The insider says the CBC’s commitment to a strong digital presence and online audience is one of the reasons behind the interest in storytelling above all else. It’s proud of the success of podcast Someone Knows Something, an engrossing and entertaining program that looks into unsolved crimes.

CBC Radio is fixated on building an audience by providing trivial entertainment. For many managers, numbers are more important than content.

The front-line person responsible for this approach to broadcasting is Leslie Merklinger. A veteran of 35 years in media, she’s now Director of New Programs and Talent Development at CBC Radio. Merklinger has been on the job for just over two years and has taken a lot of heat because, despite her extensive experience in television, she had never worked in radio.

Off-base programming values

In an e-mail to me, Merklinger writes about “building bridges through empathy,” and a program, Sleepover, that “literally connects strangers in a provocative and powerful social experiment format.” She likes shows that “bring topics and taboos [into] the public spotlight in an effort to build empathy and understanding.”

These programming values are shared by many of the radio producers she supervises.

“The younger generation of radio producers, [aged] 25-40,” says a long-time CBC senior producer, “were brought up on This American Life and its many offshoots and imitators, such as The Moth. For them, storytelling is king, and it’s all they want to do.”

Many journalists from my generation, starting work during the 1960s and 70s, entered media because they had a strong social conscience. Today’s young CBC journalists are more interested in telling stories about people and their issues. For many years, CBC Radio has had documentary makers who were great storytellers but who used the format to explore complex political and economic issues — much as This American Life still often does.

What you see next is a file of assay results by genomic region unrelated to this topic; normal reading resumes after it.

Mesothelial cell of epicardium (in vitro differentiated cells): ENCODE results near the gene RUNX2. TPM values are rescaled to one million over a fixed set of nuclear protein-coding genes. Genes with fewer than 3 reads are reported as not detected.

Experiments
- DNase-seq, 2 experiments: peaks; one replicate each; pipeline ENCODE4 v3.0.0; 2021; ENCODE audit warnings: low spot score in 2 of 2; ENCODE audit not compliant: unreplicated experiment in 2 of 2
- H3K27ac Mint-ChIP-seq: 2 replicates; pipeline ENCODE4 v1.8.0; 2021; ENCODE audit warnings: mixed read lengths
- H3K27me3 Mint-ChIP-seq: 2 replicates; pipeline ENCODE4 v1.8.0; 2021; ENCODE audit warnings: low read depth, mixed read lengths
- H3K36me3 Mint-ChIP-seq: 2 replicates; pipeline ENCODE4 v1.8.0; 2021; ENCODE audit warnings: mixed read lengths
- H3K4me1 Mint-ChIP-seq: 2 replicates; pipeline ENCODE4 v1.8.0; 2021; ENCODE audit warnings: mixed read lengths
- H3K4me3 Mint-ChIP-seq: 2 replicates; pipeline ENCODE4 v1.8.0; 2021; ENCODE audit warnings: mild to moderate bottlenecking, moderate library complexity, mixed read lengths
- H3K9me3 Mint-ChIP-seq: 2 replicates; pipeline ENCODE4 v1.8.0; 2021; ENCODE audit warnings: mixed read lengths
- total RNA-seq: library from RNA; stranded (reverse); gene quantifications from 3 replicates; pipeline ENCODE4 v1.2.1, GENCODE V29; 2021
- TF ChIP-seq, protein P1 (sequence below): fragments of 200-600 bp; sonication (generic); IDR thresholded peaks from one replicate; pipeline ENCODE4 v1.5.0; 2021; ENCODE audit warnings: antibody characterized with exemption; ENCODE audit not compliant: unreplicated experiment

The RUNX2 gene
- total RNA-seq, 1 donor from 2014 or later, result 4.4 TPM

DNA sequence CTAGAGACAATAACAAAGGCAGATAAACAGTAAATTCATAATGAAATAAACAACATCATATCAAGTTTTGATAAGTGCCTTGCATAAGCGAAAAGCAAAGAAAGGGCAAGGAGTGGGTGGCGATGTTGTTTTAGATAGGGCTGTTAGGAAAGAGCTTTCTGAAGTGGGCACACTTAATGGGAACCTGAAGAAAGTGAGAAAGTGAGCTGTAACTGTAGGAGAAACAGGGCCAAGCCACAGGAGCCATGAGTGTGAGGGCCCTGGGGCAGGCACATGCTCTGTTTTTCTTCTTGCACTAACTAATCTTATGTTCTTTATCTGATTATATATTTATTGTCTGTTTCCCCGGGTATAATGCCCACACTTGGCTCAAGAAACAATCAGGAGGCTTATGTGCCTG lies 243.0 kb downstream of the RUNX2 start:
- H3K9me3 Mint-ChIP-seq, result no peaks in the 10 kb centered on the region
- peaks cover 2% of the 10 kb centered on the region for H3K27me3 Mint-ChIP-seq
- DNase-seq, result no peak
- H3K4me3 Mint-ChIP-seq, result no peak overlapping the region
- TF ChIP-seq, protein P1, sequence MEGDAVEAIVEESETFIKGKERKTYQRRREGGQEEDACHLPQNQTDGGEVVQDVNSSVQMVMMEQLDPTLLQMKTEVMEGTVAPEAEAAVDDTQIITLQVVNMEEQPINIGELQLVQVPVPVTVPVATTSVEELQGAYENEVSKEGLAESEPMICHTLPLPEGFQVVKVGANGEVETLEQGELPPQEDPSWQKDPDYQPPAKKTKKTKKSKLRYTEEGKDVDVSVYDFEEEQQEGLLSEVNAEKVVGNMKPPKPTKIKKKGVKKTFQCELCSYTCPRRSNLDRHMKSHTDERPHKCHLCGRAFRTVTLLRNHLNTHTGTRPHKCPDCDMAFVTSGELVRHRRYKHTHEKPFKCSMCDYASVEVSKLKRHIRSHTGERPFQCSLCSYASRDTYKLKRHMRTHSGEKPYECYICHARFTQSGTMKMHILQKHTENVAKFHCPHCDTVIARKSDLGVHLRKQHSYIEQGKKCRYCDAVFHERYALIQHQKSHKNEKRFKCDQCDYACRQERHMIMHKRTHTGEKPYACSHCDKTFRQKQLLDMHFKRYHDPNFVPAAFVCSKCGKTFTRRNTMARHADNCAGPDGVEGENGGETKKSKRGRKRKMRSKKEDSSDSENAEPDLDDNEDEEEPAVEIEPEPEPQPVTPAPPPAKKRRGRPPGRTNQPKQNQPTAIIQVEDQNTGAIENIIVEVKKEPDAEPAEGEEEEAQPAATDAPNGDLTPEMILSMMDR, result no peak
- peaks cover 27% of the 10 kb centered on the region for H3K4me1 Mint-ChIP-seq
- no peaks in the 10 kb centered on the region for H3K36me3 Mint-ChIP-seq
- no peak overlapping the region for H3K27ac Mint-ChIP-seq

For instance, the late Stuart McLean won an ACTRA Award in 1979 for “Operation White Knight,” his documentary drama about the Jonestown Massacre. (It’s unfortunate that too few docs from this era have been made available online.)

Changes needed in fall schedule

I’ve witnessed a lot of disasters at the CBC over more than 40 years in journalism, but what’s happening now in radio is the worst ever I’ve ever seen. Senior managers must be held accountable.

While a number of senior producers have input into decisions, the person with the final say is Susan Marjetti, the Executive Director, Radio and Audio, for CBC English Services. Marjetti has had a long and productive career at the CBC and is credited with making important improvements to local Toronto shows, with her morning program topping the ratings.

Her boss is Heather Conway, Executive Vice-President of English Services. She came to the CBC in December 2013, having been chief business officer at the Art Gallery of Ontario.

CBC Radio’s wandering off into triviality must be curtailed. At most, Radio’s schedule should include a couple of those programs. When new shows for the fall and winter seasons are announced, CBC Radio must be back on track.

I would like to ask radio listeners to put pressure on the CBC. If you, too, are fed up with the misguided radio programming, you can send e-mails to: heather.conway@cbc.ca, susan.marjetti@cbc.ca, and values and ethics commissioner diane.girard@cbc.ca. If you like, send me a copy: fillmore0274@rogers.com.

Nick Fillmore is a Toronto freelance journalist who still believes in CBC Radio. He is a founder of the Canadian Association of Journalists (CAJ) and Canadian Journalists for Free Expression (CJFE). You can visit his blog.